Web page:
‘Raabta’ with Naukuchiataal – III

The Naukuchiatal is a lake of nine corners nestled high up in the mountains. Our destination was further up from the lake, near the Club Mahindra Resort property of that area. The road is narrow, and paved with stones, and can be used by only one vehicle at a time. So, if one finds another vehicle coming from the opposite direction, either one of the vehicles has to back up to a point where the road is wide enough for both vehicles to pass. We followed the directions to the ‘Raabta’ cottage, that we had learnt during our previous trips, and soon arrived at our destination. Asit, our friend, and owner of the property, was already there, along with his daughter. He waved at us from a distance, as he saw our car drive up the road leading to his house. 

Sometime later, after we had hugged and wished each other, and unpacked our luggage, I stationed myself on the porch, armed with a steaming cup of tea, chocolate chip biscuits, and nachos. The sun had started to descend, almost reaching the peak of the western ranges that we could see from the balcony, where we sat. The moment I had been waiting for was drawing near; it was during dusk, that intervening time between day and night, the ‘junction’ or the ‘sandhya’ as it is called in Hindu scriptures, that the mountains come alive, and speak to me. 

We chatted about trivia, over nachos and our steaming mugs of tea. City life, the pressures of medical profession, pollution, star gazing and how we cannot see the stars in the cities anymore, syllabi in the schools of our children – we talked about everything. Sometimes I looked westwards, towards the mountains which guarded that direction, and towards which the sun was inching slowly, ready to take its plunge. I was growing weary of the conversation now, and wanted some time, and solitude; wanted to be alone with the mountains and the valleys, and the lake in the distance, and the setting sun which was getting crimson by the minute.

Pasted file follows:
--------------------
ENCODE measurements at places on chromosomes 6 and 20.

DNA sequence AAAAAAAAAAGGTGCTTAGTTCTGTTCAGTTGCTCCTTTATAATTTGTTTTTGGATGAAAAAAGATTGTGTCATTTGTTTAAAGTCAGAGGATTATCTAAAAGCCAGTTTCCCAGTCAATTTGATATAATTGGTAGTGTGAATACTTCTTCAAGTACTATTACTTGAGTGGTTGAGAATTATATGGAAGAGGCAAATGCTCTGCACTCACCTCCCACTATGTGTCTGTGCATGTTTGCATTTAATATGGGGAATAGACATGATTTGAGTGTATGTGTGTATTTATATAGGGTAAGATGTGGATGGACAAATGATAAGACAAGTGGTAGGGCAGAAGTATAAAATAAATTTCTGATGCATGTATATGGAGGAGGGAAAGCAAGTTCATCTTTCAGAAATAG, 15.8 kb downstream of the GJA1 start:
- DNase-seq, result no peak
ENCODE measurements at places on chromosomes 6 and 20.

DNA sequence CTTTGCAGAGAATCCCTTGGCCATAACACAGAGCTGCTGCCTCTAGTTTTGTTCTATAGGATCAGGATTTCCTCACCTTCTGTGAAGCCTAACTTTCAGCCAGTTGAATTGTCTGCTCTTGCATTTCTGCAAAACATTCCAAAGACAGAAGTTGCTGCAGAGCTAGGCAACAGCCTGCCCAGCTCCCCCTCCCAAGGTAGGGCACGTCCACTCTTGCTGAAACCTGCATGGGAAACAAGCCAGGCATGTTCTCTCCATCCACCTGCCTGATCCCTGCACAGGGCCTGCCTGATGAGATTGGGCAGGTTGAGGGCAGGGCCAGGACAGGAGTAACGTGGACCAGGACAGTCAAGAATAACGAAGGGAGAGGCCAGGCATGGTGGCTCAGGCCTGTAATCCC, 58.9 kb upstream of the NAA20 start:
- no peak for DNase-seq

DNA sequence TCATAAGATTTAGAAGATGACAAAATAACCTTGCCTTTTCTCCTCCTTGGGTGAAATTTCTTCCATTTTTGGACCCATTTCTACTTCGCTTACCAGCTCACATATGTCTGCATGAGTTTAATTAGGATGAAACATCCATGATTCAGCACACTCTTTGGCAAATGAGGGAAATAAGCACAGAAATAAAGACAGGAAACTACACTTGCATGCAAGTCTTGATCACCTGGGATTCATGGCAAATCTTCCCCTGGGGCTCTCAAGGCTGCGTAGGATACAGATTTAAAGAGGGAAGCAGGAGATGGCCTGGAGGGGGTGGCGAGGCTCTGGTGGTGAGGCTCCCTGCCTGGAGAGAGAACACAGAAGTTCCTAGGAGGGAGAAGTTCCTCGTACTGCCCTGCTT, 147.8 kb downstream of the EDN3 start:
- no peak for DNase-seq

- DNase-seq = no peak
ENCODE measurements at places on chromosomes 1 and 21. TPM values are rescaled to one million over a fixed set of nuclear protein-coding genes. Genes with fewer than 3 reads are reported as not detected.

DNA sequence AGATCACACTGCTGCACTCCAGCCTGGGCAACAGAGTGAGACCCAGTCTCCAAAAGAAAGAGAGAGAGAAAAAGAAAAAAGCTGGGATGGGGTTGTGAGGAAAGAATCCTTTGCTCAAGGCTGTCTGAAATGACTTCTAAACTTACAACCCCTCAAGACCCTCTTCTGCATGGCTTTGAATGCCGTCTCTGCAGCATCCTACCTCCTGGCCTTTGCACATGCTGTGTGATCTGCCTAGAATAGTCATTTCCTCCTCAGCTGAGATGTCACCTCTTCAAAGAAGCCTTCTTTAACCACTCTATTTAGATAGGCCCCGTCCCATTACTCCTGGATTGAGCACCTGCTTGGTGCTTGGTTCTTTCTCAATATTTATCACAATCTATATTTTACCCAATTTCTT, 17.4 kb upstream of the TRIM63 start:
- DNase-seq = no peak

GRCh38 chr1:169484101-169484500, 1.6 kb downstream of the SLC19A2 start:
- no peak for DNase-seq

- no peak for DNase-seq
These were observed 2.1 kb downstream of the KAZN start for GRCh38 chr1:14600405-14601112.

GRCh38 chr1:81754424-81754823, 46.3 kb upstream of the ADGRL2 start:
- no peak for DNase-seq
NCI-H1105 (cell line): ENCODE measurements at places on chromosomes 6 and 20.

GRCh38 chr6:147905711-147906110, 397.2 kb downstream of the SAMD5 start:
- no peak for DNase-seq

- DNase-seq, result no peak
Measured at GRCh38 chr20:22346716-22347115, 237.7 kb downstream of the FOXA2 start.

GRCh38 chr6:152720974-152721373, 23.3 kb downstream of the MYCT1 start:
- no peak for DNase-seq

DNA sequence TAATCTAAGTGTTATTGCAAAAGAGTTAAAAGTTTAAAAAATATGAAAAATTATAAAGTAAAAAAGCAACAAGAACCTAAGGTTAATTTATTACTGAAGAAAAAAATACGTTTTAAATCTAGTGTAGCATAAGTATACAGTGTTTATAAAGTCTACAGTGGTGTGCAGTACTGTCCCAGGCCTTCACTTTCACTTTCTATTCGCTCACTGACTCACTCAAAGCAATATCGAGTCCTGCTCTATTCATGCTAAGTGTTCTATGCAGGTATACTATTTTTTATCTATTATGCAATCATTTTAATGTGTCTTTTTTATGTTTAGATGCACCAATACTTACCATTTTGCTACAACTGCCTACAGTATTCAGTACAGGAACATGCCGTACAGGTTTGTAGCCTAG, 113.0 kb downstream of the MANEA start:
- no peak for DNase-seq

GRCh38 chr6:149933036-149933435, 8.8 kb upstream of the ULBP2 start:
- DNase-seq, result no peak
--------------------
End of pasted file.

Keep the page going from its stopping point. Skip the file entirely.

‘It’s getting cold,’ I said, and got up to go inside. Everyone got the hint. The utensils were picked up, and we headed indoors. 

‘I have a very short errand to make’, Asit said. ‘I shall be back in an hour.’

‘Ok. See you. Take care’, I and Vaishali chimed in unison. 

Soon, Asit drove away in his car, and I settled down once more on the balcony, wearing a jacket now, and lugging my laptop along. As I sat down, and opened my laptop, Vaishali brought another cup of tea for me.

‘You deserve it’, she said, as I looked at her with gratitude in my eyes. ‘I know you have been waiting long for this.’

It was true. For several weeks now, I had been unable to write even a few words. The last series of blogs which I had started, on Adi Shankaracharya, also lay unfinished. The creativity, the impulse to write, the passion, had all withered and died these last few weeks. I guess I had reached a sort of proverbial ‘end of the road’. But now that I was here, I knew the words would start to flow again. My emotions had already been stirred, I only needed to give words to them. That would not be difficult, given the hills, and the lake, and the clouds, and the cold breeze and the steaming cup of tea!!!

To be continued……

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Daffodils – A Bouquet of Short Stories

By Divya Narain

Additional Professor in Plastic Surgery, doting father, loving husband, newbie author. Love travel and literature. Love reading religion, politics and history!

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